How Much Are Actual Startup Exit Prices And Returns?
What are the actual returns for investors and founders when startups get acquired? There is plenty of talk lately about bubbles, burn rates and risk, but what are the actual returns that these companies are making?
One obstacle to determining real numbers is that most tech companies that are acquired do not release exit prices. Only 31.6% of the total M&A deals last year released an exit price, per Crunchbase. This happens for various reasons. Private company buyers are not required to release prices. Meanwhile, public company buyers often do not release a price if it is not considered large enough to be “material.”
Despite the lack of disclosure, it’s still possible to analyze the industry’s exit prices and returns. To do this, Exitround did an in-depth analysis of exit returns across different verticals. Using detailed data from Exitround’s Exit Report, we found that companies with exit prices below $100 million returned on average 12.8 times their total invested capital. For comparison, companies in Crunchbase with exit prices below $100 million generated 8.97 times total capital invested. Meanwhile, that number was higher for all acquired companies in Crunchbase: 17.2–that includes companies exiting over $100 million.
For comparison, Fred Wilson has written that a typical venture fund needs to get 4x return on its investments to generate a 2.5x distribution to limited partners. While a 4x return is lower than the average companies in Exitround or Crunchbase’s data, Wilson’s analysis includes companies that are shut down–which are typically one-third of a fund. So if you want to consider the return figures at an investment fund level that should be kept in mind.
As noted above, the M&A deals in Crunchbase’s data under $100 million had a lower average return on capital invested (8.97) than did the companies in Exitround’s report (12.8). What explains this difference?
One explanation is that Exitround’s data has the exact amount of capital that companies raised – whereas often companies do not publicly disclose this information. Crunchbase does not always have this data, particularly for smaller companies. So Exitround’s data has some higher ROI deals that Crunchbase does not. This can be seen in the capital raised section below (chart 3), where Crunchbase companies with exits below $100 million raised close to $10 million at the median and $23 million on average, whereas companies in Exitround’s data had raised $1.2 million at the median and $3.6 million on average.
The other explanation is that Exitround’s data set comes primarily from top seed investors and incubators that have backed companies that have generally performed well. Crunchbase, however has a broader set of companies, some of which may not get strong returns from seed or Series A deals.
Which Companies Had The Best Return On Capital?
In terms of specific sectors, mobile companies and SaaS companies had better returns on capital invested, while ad tech and social companies did worse, according to Exitround data. Some larger exits boosted the average prices of mobile and SaaS companies, while median prices of mobile and SaaS did not differ much from ad tech and social companies.
The Exitround exit data is directionally similar with Crunchbase data for return on capital invested. The sector where Exitround’s data differed from Crunchbase’s most was in social/adtech. This suggests there were proportionally more high multiple exits in ad tech/social than in other sectors.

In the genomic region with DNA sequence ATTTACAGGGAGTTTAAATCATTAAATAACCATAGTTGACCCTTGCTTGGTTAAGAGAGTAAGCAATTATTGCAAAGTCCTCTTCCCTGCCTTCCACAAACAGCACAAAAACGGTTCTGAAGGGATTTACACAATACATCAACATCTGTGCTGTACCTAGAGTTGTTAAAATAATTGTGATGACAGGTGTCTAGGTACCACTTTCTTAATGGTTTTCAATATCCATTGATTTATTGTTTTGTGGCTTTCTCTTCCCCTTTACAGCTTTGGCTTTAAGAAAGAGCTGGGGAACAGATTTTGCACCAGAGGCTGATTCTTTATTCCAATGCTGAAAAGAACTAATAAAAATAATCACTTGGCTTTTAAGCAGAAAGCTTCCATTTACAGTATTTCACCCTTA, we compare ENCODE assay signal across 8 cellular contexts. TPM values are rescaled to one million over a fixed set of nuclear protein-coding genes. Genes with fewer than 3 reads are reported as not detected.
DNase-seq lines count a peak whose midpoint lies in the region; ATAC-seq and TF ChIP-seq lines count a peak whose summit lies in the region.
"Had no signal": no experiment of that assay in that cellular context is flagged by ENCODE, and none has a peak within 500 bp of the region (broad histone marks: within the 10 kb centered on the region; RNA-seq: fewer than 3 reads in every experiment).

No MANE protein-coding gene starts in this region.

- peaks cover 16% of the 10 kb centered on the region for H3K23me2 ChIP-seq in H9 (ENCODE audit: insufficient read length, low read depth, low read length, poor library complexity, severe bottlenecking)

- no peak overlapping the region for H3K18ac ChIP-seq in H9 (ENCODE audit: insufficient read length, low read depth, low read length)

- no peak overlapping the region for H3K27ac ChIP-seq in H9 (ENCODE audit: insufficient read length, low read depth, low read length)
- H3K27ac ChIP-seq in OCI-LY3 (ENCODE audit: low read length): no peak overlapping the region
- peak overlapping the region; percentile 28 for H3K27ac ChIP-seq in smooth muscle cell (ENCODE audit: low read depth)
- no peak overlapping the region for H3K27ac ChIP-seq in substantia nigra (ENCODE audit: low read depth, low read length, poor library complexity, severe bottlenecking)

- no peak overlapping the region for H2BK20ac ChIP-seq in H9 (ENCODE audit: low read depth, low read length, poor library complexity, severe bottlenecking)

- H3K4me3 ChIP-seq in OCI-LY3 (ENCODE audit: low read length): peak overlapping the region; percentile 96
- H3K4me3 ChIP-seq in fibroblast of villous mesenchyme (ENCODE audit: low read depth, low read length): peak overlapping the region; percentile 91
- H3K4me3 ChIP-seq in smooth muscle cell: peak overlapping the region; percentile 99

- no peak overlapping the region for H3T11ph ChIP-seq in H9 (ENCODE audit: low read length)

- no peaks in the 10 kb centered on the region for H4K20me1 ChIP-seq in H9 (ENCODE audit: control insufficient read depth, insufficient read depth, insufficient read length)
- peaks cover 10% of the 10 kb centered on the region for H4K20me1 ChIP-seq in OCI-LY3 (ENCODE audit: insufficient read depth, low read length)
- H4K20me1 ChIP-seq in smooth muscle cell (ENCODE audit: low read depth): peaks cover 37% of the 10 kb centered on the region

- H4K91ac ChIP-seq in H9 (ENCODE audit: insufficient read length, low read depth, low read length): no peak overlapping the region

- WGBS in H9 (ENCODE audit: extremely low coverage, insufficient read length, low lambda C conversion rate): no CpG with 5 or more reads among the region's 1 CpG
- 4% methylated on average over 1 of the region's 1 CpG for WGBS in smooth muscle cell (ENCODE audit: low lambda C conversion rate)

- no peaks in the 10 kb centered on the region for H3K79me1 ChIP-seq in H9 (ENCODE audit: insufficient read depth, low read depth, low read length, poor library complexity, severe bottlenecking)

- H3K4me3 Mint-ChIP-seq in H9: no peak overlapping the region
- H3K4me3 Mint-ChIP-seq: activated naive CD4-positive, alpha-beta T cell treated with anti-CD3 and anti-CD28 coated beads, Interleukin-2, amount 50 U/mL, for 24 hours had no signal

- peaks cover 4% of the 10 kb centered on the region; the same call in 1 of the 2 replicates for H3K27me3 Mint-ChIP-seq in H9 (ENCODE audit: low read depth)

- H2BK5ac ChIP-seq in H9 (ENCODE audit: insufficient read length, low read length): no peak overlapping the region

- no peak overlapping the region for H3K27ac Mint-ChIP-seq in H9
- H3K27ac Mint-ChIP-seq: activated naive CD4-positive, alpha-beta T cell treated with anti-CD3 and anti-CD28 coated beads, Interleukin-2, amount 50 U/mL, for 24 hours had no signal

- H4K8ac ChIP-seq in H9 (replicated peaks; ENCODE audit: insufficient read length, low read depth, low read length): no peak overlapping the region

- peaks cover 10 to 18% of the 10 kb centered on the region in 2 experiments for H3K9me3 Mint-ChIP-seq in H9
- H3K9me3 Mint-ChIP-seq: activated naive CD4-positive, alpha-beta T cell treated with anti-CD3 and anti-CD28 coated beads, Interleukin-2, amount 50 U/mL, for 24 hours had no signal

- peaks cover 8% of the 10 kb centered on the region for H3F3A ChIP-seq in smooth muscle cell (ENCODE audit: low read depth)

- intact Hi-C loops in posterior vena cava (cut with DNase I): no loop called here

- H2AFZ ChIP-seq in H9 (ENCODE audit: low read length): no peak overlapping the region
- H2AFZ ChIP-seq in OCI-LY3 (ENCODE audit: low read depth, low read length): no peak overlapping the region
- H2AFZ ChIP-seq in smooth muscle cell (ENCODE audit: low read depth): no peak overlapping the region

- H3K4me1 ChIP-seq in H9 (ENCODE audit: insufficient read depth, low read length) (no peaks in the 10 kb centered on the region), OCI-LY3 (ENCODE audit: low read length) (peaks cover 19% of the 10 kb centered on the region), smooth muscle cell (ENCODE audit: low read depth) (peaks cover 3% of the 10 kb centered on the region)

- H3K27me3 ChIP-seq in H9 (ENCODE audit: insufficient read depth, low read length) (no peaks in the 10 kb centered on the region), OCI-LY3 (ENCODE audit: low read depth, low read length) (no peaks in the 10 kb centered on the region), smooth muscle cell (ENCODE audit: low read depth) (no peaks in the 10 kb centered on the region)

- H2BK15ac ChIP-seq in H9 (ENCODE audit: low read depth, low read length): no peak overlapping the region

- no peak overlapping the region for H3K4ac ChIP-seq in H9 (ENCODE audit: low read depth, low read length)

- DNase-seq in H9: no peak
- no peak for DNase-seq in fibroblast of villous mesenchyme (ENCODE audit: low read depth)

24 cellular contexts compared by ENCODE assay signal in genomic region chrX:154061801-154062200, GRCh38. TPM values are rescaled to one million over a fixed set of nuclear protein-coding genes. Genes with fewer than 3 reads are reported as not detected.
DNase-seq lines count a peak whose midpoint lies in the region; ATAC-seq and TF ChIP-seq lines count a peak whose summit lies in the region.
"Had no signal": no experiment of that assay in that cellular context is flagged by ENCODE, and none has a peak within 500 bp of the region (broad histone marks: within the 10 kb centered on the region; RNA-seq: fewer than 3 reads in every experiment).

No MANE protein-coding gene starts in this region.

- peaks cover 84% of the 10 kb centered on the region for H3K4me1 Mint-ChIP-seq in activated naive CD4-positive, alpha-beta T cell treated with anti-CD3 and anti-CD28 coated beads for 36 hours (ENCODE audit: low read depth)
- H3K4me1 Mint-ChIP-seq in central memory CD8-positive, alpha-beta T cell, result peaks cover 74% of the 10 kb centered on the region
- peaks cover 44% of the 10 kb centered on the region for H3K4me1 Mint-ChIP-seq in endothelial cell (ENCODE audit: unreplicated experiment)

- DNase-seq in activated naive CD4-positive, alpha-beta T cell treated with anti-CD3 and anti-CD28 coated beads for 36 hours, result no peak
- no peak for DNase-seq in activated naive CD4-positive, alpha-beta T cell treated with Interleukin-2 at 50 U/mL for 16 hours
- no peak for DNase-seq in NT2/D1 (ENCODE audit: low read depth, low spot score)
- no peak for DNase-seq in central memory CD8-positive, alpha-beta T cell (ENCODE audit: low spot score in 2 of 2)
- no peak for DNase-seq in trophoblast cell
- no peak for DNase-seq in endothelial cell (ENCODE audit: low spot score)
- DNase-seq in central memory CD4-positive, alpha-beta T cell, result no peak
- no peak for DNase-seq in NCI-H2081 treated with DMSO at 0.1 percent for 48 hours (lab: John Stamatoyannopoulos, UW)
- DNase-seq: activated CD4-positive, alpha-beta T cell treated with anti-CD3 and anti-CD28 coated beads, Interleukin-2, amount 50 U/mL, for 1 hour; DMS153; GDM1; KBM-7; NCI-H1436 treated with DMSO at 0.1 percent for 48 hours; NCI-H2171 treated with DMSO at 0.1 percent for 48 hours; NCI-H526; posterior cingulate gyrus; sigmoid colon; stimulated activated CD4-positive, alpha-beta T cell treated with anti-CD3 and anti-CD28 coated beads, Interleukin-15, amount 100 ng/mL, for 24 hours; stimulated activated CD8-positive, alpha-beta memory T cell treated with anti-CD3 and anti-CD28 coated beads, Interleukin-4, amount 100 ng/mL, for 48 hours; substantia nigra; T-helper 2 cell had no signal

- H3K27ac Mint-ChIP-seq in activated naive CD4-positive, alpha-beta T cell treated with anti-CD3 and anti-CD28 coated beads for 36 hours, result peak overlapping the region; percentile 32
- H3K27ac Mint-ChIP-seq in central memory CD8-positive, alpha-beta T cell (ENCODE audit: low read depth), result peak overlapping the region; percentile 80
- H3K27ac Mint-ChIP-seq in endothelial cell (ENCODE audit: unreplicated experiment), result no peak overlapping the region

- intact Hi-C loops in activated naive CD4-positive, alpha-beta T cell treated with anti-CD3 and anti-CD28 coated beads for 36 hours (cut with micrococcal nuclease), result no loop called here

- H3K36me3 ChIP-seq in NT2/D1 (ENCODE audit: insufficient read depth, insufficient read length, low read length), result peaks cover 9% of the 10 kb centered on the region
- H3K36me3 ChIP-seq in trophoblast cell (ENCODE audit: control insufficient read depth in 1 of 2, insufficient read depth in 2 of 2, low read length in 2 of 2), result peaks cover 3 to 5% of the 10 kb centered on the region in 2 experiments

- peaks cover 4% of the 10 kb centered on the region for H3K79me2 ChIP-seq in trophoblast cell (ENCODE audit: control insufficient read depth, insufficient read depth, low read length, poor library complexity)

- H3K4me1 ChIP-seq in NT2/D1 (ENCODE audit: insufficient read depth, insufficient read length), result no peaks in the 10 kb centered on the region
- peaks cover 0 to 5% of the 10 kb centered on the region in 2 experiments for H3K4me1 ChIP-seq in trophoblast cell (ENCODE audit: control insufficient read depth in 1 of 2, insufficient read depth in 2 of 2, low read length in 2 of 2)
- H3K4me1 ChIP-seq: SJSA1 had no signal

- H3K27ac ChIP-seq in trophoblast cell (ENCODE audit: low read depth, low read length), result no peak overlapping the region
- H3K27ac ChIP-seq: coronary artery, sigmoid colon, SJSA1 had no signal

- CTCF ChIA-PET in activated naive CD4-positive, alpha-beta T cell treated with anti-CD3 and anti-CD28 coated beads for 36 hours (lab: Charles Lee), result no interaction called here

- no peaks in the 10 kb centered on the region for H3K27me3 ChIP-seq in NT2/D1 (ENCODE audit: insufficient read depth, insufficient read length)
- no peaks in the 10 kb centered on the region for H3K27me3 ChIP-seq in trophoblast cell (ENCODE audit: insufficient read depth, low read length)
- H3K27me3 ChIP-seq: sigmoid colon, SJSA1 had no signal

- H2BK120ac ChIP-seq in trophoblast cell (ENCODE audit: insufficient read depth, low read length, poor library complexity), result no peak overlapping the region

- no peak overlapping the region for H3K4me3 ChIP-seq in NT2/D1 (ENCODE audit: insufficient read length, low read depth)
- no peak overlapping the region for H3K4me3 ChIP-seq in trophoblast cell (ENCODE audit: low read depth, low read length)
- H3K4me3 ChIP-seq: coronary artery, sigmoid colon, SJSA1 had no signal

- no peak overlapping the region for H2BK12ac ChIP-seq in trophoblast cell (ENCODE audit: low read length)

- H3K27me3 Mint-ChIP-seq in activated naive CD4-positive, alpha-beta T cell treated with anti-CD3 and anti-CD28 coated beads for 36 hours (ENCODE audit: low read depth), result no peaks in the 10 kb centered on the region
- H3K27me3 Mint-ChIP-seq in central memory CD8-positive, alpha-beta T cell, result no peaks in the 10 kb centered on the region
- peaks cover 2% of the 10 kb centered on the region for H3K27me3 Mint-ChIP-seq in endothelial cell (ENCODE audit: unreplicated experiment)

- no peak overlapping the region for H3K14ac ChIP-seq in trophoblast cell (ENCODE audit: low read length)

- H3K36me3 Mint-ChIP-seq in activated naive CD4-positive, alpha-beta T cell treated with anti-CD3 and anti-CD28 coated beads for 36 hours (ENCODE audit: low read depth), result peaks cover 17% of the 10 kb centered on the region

Which Companies Had The Best Exit Prices?
While return on capital shows mobile and SaaS companies did best, a look at exits in absolute dollar terms shows that mobile companies had the largest exits, according to Exitround’s data. Interestingly, however, mobile companies raised among the least amount of capital (see chart 3 below), which explains why mobile companies had among the highest return on capital invested. One explanation: more mobile companies were consumer companies and therefore got traction faster than some of other types of companies.
The other sectors, such as adtech/social media and cloud/SaaS had lower prices than those for mobile, hovering near $10 million in average exit price. But lower exit prices did not mean that ROI was not high. For example, despite lower average cloud/SaaS exit prices compared to mobile companies, ROI for cloud/SaaS companies was almost as high as it was for mobile companies in Exitround data (See chart 1).
We also compared exits prices in Exitround’s data set at less than $100 million with companies in Crunchbase to get an equivalent comparison. In this comparison, median Crunchbase deals were 5.1 times larger than median deals in Exitround’s data and 2.84 times the average deal in Exitround’s data. This can be explained by the fact that the prices of many smaller deals under $10 million do not get reported publicly and therefore not included in Crunchbase, which inflates average Crunchbase deal sizes. Also, many “leaked” exit prices are not accurately reported in the media. Typically, leaked small deals are reported as a $10 million or $30 million deal but are actually much, much smaller.
Which Companies Raised The Most or Least?
In terms of capital raised, mobile companies raised the least on average, according to Exitround data. This could be because a number of mobile apps were quickly acquired before raising much capital. Cloud and SaaS companies raised the most on average, which could be due to enterprise companies often taking longer to build their products and gain traction in the market.